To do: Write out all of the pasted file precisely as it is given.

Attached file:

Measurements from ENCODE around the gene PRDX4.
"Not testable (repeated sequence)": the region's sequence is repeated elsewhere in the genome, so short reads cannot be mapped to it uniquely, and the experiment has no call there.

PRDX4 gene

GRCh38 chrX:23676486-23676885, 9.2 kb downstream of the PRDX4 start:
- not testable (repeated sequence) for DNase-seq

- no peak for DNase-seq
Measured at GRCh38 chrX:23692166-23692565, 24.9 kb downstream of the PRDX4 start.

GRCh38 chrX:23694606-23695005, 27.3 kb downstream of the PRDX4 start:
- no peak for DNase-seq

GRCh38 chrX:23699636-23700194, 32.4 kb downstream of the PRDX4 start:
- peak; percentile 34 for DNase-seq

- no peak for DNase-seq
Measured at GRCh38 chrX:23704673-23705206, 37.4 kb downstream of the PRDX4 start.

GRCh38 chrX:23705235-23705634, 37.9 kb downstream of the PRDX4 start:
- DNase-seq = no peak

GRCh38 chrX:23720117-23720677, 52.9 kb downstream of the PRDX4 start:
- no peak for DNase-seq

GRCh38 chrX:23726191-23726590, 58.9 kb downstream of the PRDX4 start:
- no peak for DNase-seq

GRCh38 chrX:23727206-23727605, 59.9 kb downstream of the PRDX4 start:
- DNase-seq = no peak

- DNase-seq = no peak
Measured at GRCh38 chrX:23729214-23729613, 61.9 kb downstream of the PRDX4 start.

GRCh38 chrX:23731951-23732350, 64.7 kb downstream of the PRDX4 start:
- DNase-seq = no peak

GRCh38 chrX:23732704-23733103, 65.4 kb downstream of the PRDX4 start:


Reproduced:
Measurements from ENCODE around the gene PRDX4.
"Not testable (repeated sequence)": the region's sequence is repeated elsewhere in the genome, so short reads cannot be mapped to it uniquely, and the experiment has no call there.

PRDX4 gene

GRCh38 chrX:23676486-23676885, 9.2 kb downstream of the PRDX4 start:
- not testable (repeated sequence) for DNase-seq

- no peak for DNase-seq
Measured at GRCh38 chrX:23692166-23692565, 24.9 kb downstream of the PRDX4 start.

GRCh38 chrX:23694606-23695005, 27.3 kb downstream of the PRDX4 start:
- no peak for DNase-seq

GRCh38 chrX:23699636-23700194, 32.4 kb downstream of the PRDX4 start:
- peak; percentile 34 for DNase-seq

- no peak for DNase-seq
Measured at GRCh38 chrX:23704673-23705206, 37.4 kb downstream of the PRDX4 start.

GRCh38 chrX:23705235-23705634, 37.9 kb downstream of the PRDX4 start:
- DNase-seq = no peak

GRCh38 chrX:23720117-23720677, 52.9 kb downstream of the PRDX4 start:
- no peak for DNase-seq

GRCh38 chrX:23726191-23726590, 58.9 kb downstream of the PRDX4 start:
- no peak for DNase-seq

GRCh38 chrX:23727206-23727605, 59.9 kb downstream of the PRDX4 start:
- DNase-seq = no peak

- DNase-seq = no peak
Measured at GRCh38 chrX:23729214-23729613, 61.9 kb downstream of the PRDX4 start.

GRCh38 chrX:23731951-23732350, 64.7 kb downstream of the PRDX4 start:
- DNase-seq = no peak

GRCh38 chrX:23732704-23733103, 65.4 kb downstream of the PRDX4 start: